Accessibility navigation

Impact of neighbourhood-scale climate characteristics on building heating demand and night ventilation cooling potential

Xiaoxiong, X., Sahin, O., Luo, Z. and Yao, R. (2020) Impact of neighbourhood-scale climate characteristics on building heating demand and night ventilation cooling potential. Renewable Energy, 150. pp. 943-956. ISSN 0960-1481

[img] Text - Accepted Version
· Restricted to Repository staff only until 29 November 2020.
· Available under License Creative Commons Attribution Non-commercial No Derivatives.


It is advisable to refer to the publisher's version if you intend to cite from this work. See Guidance on citing.

To link to this item DOI: 10.1016/j.renene.2019.11.148


As buildings are main contributor to greenhouse gas emissions, it is important to assess the performance of existing buildings and assist the design of new sustainable buildings through building energy simulation. It is well known that by using local climate measurements for building energy simulation would provide more accurate result than by using other typical weather data, i.e. typical meteorological year (TMY). However, as different built forms/architectural layouts would also have impacts on neighbourhood-scale microclimate, it is worthy to quantify the difference it would make. In this study, we performed a year-long measurement with four weather stations surrounding a campus building in 2009 and 2010. Each station was placed in a typical type of built form, including a street canyon, a courtyard, a semi-closed courtyard and a relatively larger open area. Besides, two typical weather data files, typical meteorological year (TMY) and actual meteorological year (AMY) were taken as reference. Annual heating demand and natural ventilation cooling potential were calculated based on all 6 weather files. Our simulation results show that the variation in annual heating demand of different built forms could be between 1.1 - 7.3%, where the large open area has the highest heating demand and it of the courtyard is the lowest. The difference between on-site measurement and TMY in annual heating load is as high as 10.8%. While in summer, night ventilation cooling potential of the courtyard and the semi-closed form are the highest, and it of the street canyon is the lowest. Using TMY could underestimate the night ventilation cooling potential by 26 – 31% and using AMY could overestimate it by 9 – 14% in total. Overall speaking, the courtyard form shows good performance in reducing heating demand and enhancing night ventilation cooling, while the street canyon shows relatively poor performance in both aspects. These findings highlight the importance to understand the impact of neighbourhood-scale microclimate on building energy performance.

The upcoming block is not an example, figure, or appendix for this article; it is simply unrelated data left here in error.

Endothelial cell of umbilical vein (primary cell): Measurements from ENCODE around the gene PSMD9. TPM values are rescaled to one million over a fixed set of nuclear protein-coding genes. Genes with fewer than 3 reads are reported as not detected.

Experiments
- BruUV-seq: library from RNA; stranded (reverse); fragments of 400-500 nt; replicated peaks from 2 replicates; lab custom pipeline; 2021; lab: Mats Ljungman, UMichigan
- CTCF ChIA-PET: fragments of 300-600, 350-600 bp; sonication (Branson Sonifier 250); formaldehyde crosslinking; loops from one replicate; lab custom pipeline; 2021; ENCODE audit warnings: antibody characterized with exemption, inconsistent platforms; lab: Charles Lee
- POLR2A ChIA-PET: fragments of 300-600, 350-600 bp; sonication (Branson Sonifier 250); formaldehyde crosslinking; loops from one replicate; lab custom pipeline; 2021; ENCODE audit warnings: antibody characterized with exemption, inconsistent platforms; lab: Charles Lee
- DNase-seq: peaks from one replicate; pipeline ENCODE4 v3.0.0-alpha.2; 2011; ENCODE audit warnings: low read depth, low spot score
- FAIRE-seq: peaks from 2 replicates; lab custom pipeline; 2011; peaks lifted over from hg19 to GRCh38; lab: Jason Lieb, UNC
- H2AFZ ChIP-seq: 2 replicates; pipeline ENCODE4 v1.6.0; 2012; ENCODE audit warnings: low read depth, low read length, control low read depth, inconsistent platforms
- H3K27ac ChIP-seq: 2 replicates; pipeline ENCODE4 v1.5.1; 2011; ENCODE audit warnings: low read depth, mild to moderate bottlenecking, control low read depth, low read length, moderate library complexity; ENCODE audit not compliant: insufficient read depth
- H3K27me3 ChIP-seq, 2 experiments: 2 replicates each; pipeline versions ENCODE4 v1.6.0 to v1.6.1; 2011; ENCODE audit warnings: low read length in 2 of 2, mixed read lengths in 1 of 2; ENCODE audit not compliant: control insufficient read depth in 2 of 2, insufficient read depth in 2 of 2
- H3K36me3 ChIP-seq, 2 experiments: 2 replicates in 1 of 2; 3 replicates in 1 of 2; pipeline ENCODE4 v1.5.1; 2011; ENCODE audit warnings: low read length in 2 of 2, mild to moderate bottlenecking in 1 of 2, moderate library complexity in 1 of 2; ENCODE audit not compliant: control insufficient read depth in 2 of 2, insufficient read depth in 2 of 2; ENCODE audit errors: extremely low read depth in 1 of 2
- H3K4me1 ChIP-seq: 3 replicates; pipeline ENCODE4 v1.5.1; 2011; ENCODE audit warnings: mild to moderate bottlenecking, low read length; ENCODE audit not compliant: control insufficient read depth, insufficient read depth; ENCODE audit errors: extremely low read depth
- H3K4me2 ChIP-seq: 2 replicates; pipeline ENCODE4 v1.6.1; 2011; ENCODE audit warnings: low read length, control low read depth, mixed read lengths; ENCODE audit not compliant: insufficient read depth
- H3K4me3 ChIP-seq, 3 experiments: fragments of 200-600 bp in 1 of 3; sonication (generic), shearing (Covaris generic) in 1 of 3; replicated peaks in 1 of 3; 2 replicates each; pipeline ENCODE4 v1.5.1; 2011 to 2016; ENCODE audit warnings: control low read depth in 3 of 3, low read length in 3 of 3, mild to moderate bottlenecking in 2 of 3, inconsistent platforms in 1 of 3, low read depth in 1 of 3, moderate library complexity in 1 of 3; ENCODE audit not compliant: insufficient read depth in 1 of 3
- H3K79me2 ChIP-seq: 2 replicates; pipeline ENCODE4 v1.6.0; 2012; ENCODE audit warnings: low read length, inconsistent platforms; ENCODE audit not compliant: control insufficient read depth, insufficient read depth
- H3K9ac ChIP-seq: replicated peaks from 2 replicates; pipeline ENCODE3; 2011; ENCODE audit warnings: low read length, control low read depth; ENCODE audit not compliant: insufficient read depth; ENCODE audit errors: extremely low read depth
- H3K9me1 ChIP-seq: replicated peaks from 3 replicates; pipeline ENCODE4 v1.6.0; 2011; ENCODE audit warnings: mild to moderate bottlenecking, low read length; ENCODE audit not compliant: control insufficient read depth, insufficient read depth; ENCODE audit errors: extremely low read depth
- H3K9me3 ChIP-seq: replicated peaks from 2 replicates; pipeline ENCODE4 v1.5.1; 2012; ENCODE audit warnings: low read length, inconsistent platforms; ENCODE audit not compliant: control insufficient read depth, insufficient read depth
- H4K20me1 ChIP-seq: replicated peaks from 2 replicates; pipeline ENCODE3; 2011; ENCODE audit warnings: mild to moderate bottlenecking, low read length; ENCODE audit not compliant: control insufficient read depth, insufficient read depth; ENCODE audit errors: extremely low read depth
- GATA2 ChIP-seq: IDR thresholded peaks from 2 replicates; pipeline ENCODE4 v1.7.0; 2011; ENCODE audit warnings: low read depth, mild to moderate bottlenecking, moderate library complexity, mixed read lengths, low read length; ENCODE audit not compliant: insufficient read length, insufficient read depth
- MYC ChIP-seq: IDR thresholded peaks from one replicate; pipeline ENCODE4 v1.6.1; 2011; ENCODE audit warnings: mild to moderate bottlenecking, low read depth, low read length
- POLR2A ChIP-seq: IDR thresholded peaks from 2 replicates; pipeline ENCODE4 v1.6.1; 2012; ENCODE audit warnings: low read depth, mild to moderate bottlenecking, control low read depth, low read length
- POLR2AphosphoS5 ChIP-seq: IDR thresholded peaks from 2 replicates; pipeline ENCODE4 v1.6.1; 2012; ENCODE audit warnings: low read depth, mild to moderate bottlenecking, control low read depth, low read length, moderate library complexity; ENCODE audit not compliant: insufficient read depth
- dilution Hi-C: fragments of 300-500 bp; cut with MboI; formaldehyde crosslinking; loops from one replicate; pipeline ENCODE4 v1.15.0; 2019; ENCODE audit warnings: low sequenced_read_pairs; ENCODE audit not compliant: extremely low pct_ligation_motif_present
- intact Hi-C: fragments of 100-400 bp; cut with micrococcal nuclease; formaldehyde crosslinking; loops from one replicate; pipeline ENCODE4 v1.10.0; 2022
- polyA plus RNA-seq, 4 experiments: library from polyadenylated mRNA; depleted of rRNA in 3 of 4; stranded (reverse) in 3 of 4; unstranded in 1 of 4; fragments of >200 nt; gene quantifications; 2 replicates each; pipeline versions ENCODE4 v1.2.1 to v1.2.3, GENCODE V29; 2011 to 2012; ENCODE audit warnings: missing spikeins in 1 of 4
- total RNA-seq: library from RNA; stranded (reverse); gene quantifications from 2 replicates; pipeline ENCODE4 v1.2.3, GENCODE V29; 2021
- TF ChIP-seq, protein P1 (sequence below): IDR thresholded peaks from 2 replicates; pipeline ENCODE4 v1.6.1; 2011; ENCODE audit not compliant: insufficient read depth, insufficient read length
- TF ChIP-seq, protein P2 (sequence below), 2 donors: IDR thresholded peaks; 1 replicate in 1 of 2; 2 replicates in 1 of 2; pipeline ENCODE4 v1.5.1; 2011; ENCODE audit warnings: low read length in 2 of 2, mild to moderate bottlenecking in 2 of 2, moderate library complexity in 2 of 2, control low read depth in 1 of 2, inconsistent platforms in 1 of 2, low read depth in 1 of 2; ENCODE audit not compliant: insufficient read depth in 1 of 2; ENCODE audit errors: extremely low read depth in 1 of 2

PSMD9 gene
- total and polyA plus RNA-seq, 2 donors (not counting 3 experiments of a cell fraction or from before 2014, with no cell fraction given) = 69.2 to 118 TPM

Item Type:Article
Divisions:Interdisciplinary centres and themes > Walker Institute
Faculty of Science > School of the Built Environment > Construction Management and Engineering > Innovative and Sustainable Technologies
ID Code:87507

University Staff: Request a correction | Centaur Editors: Update this record

Page navigation